Landlord Homeless & Unable to Evict “Deadbeat” Tenant Thanks to COVID-19 Law – Real Estate Investing Today

house in Brooklyn NY City
(New York Post) The landlord bought this two-story, semi-detached home for about $477,000 and exhausted her savings to renovate it.

Back in January we posted about a New York City landlord who was himself facing eviction after some “deadbeat” tenants were refusing to pay rent.  Now,  according to the NY Post, another NYC landlord is unable to evict an alleged deadbeat tenant due to the state’s pandemic-inspired eviction moratorium and recently enacted housing regulations.

The property owner says she’s been forced to sleep on the couches of friends & relatives whenever she can, and in her four-door Toyota when she can’t,  after fighting and failing for months to evict the tenant from the two-family property.  Interestingly, the Post points out that, according to court documents, the tenant allegedly owes $14,700 in back rent on the two-bedroom unit and bought a new car during the pandemic.

Obviously, there may be some additional details and perhaps complicated plot twists going on with this situation.

“Thanks to the state’s pandemic-inspired eviction moratorium and recently enacted housing regulations, Patterson has until at least May 1 before any New York housing court would even consider a case against her.  That’s because she checked a box on a “hardship declaration” form, claiming she’s been financially impacted by COVID-19 and is unable to move. Under the new rules, New Yorkers had until Feb. 26 to fill out the form, which automatically pauses their evictions.”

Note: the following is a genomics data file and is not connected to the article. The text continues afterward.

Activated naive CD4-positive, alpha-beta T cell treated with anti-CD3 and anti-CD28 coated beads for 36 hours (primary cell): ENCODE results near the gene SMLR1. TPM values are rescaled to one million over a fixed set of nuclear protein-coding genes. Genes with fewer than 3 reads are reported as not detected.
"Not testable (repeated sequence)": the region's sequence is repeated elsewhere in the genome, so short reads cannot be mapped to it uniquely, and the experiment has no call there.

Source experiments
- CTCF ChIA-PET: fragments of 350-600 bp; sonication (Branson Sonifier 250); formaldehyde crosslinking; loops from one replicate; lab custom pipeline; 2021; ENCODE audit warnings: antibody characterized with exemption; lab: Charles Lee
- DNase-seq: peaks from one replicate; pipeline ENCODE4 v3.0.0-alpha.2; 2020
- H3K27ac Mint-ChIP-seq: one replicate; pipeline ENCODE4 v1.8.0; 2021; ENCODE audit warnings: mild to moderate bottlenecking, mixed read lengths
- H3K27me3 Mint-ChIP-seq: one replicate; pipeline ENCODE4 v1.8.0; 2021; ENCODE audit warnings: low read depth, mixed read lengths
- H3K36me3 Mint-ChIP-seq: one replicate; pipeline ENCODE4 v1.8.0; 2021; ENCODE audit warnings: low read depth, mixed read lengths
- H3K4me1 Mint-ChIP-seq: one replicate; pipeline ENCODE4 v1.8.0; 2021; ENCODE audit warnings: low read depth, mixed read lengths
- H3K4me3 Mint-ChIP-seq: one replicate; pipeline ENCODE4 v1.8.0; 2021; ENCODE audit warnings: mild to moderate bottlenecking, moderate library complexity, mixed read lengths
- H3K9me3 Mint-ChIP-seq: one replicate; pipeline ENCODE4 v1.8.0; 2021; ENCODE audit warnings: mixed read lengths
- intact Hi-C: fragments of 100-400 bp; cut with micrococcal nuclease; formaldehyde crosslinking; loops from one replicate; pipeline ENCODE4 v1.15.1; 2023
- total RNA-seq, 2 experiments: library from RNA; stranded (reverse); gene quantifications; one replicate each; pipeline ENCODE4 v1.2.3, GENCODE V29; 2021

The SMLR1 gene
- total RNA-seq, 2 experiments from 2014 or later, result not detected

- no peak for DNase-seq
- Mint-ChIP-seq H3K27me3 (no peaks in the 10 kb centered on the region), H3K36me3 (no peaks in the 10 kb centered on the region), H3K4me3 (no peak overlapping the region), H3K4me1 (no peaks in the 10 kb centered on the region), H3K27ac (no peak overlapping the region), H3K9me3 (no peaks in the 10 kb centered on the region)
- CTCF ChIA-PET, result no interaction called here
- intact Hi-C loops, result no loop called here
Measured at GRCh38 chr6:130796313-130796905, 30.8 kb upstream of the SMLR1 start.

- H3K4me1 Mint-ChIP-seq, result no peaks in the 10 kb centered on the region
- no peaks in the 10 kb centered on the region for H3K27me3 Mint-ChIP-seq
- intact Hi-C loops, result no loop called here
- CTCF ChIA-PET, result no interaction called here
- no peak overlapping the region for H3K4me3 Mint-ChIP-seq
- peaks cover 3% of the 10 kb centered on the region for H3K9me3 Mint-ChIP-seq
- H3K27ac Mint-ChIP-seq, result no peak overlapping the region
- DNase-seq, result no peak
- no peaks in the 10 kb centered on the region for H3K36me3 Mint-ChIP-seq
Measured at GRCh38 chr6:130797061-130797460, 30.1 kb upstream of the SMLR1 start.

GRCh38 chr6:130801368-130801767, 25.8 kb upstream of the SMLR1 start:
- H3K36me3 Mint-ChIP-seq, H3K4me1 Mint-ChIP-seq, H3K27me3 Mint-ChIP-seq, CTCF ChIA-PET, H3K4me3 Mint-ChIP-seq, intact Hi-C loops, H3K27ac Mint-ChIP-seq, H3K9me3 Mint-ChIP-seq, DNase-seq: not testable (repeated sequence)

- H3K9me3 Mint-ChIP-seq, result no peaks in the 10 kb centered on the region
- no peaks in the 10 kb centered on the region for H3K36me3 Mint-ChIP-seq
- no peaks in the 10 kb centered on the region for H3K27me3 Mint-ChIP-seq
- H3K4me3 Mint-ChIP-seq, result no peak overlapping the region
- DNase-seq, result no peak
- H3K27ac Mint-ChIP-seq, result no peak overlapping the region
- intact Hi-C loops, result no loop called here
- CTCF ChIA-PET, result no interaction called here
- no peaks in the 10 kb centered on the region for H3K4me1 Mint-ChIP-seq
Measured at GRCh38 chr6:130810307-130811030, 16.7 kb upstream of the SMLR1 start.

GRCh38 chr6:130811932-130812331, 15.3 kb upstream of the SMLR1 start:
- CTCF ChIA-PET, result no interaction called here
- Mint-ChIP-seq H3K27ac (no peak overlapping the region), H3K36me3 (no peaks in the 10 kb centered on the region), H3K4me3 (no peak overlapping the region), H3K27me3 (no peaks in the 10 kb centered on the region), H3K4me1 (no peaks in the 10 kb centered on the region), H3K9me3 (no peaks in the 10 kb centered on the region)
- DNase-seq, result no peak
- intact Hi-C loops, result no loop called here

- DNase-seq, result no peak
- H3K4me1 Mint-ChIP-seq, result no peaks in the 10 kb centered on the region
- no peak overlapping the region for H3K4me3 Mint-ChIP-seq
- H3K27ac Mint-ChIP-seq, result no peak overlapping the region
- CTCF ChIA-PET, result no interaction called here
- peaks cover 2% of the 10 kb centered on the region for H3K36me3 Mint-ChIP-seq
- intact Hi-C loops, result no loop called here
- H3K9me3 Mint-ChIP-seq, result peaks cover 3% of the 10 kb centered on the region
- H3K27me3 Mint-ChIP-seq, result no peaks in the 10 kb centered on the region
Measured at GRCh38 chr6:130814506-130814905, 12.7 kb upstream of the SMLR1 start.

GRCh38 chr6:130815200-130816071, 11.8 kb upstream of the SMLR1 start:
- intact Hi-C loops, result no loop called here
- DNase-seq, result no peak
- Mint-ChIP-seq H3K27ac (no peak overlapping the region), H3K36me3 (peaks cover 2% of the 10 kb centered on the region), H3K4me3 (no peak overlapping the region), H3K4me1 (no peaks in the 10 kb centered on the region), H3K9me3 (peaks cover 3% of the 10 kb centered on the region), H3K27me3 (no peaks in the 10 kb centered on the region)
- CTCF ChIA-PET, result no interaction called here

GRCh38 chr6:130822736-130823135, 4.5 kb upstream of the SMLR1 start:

“…the city Department of Social Services recently told Eccles that Patterson has rejected its offers of rental assistance so she could find a new apartment, the landlord claims…”

The case “highlights a terrible lack of balance between the rights of landlords and tenants in New York City, and is a prime example of the state government’s failure to properly address the housing situation,” said Eccles’ lawyer…”

He said small landlords are in “truly unfair and untenable situations.”

Click here to read the full story at the New York Post.


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